The March 18 crash of a U.S.-registered Israel Aircraft Industries Westwind 1124 was the sole fatal accident involving business jets worldwide in the first quarter, according to data compiled by AIN. There were no fatal mishaps of N-numbered business jets in the first three months of 2018. Meanwhile, the number of nonfatal accidents escalated to three this year compared with two in the same quarter last year.
According to the NTSB’s preliminary report on the Westwind accident, the twinjet was on final approach and as it neared the end of the runway it began to climb, rolled left, and became inverted before crashing. Both pilots were killed. Examination of the wreckage showed that the landing gear and wing flaps were extended. Also, “the left thrust reverser was unlatched and open and the right thrust reverser was closed and latched.”
The Safety Board said the airplane was equipped with a CVR, but the accident flight was not recorded. “The audio on the CVR indicated the last events recorded were from 2007.” At the time of the crash, the aircraft was on a Part 91 IFR flight plan in day VMC and the wind was up the landing runway at seven knots.
Of the two nonfatal accidents involving U.S.-registered business jets in the first quarter, the first occurred to a Bombardier Challenger 600 on a Part 91 IFR flight in day VMC. On January 12, the twinjet suffered substantial damage following a runway excursion at Ox Ranch private airport in Uvalde, Texas. The captain, first officer flight attendant, and six passengers were not injured.
According to the NTSB, “A representative for the airport reported that the airplane landed “hard and a tire either popped or the landing gear tore off.” About two-thirds of the way down the runway, the airplane slid off the right side of the tarmac, went through a ditch and struck a perimeter fence before coming to a stop.
The right main and nose landing gear were collapsed and damaged. There was also damage to the right wing, right inboard flap, nose of the airplane, and the vertical stabilizer. Although the NTSB preliminary report lists the aircraft as operating under Part 91 at the time of the accident, it describes the flight as a “charter.”
Landing Short on Shorter Runway
On March 9, a Gulfstream GIV on a Part 91 flight was involved in the second nonfatal mishap of the first quarter. The NTSB states the airplane was substantially damaged when during landing it touched down about 10 feet short of the threshold of 3,967-foot-long Runway 34 at Dekalb-Peachtree Airport in Chamblee, Georgia.
Upon the aircraft's arrival into the Atlanta area, ATC advised the crew Runway 34 was in use, and Runway 21L/ 3R, which is 6,001 feet long, was closed until 4 p.m., “which was about 20 minutes from then.” The crew requested to hold until the longer runway opened, but shortly thereafter, they decided to land on the shorter runway. The pilot said during the landing flare, he felt an “unusually hard impact.” Subsequent inspection revealed substantial damage to the fuselage.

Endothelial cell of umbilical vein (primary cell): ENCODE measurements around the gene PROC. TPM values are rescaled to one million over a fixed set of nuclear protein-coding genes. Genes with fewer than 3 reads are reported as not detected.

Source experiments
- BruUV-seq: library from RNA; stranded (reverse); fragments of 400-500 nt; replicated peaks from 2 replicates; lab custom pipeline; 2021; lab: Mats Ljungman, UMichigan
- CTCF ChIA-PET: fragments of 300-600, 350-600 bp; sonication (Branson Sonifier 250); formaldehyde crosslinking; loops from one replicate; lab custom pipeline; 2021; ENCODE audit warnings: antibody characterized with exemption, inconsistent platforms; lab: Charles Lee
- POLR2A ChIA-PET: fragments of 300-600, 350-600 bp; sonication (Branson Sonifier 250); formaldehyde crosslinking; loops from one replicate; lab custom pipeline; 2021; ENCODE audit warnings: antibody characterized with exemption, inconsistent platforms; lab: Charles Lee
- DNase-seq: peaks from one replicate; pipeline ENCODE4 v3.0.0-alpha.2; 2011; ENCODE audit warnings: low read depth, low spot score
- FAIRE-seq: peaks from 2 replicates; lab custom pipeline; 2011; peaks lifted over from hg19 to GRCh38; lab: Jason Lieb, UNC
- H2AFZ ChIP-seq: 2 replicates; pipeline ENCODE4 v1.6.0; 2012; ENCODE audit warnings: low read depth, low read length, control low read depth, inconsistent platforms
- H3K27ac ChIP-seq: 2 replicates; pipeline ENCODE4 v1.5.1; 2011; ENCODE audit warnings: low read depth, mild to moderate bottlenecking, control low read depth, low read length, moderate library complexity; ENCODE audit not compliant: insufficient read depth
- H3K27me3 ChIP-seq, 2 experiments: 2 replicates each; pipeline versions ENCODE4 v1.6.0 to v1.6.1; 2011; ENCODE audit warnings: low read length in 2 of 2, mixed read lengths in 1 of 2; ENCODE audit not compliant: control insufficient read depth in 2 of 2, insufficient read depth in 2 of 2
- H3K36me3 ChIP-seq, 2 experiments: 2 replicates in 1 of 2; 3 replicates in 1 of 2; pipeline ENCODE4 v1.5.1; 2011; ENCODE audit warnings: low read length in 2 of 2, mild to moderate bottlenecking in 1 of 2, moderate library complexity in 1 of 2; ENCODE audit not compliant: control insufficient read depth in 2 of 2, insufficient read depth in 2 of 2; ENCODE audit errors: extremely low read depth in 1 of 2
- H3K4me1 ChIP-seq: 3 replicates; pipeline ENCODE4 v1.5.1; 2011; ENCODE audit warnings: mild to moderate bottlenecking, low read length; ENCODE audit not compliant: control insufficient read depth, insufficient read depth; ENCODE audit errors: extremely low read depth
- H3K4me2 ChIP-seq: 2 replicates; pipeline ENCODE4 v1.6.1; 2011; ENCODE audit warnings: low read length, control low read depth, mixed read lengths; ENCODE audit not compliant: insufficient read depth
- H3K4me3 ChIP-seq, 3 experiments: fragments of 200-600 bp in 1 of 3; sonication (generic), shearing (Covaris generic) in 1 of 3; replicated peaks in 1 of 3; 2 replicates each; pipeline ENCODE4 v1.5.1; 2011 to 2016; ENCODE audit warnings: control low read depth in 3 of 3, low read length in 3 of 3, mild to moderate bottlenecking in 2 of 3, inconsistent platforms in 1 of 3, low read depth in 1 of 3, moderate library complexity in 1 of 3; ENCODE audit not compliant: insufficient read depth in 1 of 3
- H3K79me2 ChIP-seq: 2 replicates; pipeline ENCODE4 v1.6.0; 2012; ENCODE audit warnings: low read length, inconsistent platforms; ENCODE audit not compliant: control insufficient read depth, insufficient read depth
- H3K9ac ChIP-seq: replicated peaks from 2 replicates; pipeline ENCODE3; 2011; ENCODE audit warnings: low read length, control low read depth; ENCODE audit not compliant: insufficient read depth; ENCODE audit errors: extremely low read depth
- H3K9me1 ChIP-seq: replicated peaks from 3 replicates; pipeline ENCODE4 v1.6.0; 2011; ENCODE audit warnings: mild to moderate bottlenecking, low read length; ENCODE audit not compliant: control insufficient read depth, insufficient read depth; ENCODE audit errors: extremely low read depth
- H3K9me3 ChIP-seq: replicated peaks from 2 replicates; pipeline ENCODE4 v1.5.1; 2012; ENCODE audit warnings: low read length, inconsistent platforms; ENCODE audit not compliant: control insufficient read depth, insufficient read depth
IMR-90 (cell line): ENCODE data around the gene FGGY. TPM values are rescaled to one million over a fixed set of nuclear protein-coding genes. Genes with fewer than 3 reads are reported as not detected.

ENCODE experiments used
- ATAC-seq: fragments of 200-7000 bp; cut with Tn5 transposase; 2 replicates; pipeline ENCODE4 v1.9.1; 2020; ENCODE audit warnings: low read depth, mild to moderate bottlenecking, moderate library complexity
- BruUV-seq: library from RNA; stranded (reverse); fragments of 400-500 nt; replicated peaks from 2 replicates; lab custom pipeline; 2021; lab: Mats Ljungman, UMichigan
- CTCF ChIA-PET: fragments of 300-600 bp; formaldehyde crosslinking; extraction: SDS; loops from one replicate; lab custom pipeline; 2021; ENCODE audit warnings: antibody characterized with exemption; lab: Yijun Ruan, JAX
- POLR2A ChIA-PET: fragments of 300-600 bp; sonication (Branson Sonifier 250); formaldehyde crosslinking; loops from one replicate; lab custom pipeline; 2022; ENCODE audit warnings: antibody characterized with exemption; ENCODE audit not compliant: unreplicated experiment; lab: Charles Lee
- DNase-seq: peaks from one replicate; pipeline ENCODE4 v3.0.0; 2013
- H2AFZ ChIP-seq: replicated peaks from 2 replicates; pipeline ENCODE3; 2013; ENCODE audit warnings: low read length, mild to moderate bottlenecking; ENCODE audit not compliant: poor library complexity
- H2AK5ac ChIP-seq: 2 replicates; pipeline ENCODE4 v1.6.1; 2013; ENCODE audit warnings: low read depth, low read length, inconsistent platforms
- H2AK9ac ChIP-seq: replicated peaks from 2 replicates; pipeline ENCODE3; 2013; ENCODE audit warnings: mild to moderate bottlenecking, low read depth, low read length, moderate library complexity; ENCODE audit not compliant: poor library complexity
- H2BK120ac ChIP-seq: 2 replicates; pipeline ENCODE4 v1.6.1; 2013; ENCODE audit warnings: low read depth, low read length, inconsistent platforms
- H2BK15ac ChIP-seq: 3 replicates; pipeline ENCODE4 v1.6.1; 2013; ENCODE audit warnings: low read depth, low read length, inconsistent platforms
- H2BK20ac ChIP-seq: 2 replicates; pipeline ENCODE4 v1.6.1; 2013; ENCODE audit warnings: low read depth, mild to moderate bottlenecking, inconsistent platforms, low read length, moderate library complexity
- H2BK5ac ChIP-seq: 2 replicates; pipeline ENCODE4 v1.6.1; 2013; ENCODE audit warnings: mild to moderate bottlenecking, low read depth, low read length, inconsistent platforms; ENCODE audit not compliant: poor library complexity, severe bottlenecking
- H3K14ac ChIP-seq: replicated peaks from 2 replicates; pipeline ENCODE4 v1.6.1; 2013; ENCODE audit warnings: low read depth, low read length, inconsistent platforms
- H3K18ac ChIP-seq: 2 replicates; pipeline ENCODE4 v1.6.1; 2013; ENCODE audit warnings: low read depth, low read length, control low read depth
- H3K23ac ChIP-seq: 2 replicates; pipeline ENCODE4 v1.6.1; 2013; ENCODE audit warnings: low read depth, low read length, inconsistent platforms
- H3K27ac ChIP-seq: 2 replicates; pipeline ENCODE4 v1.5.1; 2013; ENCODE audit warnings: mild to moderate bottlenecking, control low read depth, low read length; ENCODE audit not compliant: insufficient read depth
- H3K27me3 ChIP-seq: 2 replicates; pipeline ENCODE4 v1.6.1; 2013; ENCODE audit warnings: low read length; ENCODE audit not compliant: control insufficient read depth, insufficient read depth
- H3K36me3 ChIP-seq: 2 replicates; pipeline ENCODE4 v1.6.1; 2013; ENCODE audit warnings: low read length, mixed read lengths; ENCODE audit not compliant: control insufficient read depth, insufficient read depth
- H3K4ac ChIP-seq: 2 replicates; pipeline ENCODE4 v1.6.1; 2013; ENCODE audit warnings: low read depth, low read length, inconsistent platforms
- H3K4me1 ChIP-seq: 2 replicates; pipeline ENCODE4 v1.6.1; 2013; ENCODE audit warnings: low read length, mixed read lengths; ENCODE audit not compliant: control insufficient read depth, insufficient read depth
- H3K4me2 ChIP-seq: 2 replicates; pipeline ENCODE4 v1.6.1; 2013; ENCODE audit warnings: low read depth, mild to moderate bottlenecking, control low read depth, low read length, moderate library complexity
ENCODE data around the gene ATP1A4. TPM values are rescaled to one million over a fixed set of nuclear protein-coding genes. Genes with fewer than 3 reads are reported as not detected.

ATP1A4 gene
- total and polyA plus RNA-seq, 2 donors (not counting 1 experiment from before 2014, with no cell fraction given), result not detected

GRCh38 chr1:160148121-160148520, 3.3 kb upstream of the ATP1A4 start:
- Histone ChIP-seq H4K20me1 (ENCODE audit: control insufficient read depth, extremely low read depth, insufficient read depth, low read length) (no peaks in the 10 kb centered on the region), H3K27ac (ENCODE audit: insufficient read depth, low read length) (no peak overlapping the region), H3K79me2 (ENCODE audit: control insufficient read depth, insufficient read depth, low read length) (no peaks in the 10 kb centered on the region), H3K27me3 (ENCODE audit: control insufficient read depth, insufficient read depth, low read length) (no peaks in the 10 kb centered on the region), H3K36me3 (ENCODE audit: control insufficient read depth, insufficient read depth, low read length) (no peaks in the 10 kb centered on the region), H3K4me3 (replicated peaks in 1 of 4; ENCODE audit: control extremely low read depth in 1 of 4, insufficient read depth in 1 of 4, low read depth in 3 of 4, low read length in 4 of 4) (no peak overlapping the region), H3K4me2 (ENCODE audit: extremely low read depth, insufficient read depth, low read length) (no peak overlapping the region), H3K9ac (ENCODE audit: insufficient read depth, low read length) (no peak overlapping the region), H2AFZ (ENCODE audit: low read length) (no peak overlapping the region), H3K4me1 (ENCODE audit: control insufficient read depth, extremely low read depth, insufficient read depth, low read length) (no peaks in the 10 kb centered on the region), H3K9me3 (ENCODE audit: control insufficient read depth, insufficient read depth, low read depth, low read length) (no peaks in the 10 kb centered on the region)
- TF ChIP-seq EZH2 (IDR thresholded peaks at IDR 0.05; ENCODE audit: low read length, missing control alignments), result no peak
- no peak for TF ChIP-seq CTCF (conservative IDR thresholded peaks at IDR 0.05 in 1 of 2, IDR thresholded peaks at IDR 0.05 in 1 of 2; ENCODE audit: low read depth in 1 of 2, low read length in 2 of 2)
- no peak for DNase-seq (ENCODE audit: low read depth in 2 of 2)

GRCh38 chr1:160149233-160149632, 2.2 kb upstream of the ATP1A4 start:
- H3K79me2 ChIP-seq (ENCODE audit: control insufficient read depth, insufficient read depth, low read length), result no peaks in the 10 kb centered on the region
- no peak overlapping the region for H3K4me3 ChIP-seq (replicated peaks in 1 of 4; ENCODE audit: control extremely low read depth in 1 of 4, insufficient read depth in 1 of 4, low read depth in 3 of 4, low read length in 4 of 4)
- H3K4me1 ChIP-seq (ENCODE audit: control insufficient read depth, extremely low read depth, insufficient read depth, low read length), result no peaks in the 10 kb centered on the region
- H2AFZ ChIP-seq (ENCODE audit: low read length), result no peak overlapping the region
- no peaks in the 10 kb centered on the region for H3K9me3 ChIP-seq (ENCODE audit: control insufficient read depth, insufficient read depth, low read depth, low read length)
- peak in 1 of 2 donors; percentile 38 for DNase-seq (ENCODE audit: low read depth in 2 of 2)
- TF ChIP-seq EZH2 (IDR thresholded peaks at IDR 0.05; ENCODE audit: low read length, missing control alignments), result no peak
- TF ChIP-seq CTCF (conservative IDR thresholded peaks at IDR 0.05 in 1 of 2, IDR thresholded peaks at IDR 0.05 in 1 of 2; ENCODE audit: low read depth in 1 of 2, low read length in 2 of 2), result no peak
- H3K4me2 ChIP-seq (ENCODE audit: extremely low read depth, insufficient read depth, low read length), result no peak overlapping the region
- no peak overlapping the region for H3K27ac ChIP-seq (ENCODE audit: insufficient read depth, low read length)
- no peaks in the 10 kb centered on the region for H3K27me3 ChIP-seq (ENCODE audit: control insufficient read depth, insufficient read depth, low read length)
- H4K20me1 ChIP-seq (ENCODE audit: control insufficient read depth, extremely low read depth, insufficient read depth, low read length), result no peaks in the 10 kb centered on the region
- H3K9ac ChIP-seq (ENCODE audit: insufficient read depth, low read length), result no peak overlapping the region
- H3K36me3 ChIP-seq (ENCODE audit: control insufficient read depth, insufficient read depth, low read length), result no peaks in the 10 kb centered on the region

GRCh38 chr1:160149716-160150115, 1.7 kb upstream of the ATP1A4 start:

In the first three months of this year, there were no fatal accidents involving non-U.S.-registered business jets, compared with two crashes that resulted in 12 fatalities in the corresponding period in 2018. However, on March 18 the driver of an airport vehicle died when it was hit by a Malaysia-registered Challenger 300 on its landing roll at Kuala Lumpur.
The number of fatal occurrences (three) and the number of people who died (seven) in accidents of U.S.-registered business turboprops was identical for both comparative quarters. While there was just one fatal accident of a non-U.S.-registered business turboprop in both quarters, two people lost their lives in the recent period compared with one last year.
An N-numbered turboprop-powered DC-3 that crashed on takeoff on January 21 killing the two pilots and injuring four passengers was one of the four fatal accidents worldwide involving general aviation turboprops in the first quarter. All but one of them occurred under Part 91 or equivalent rule. On February 28, the two people aboard a Piper DLX JetProp died when the airplane crashed into a river on climb-out in day IMC. The tower received a distress call before contact was lost.
The pilot, flight paramedic, and a flight nurse died on January 29 when their Raytheon B200 King Air crashed into Frederick Sound at about 6:10. p.m. following a loss of control while on approach in VMC to Kake Airport, Alaska. The airplane was being operated as an air ambulance flight under Part 91. The January 30 crash of a Canada-registered B200 King Air that killed the two pilots aboard was the only non-U.S.-registered turboprop fatal accident in the first quarter. The turboprop twin was flying for a charter company at the time of the accident.
Not included in our statistics was the intentional crash on March 23 of a Raytheon B200 King Air in Botswana. The sole pilot aboard was killed in what officials are calling an apparent suicide.
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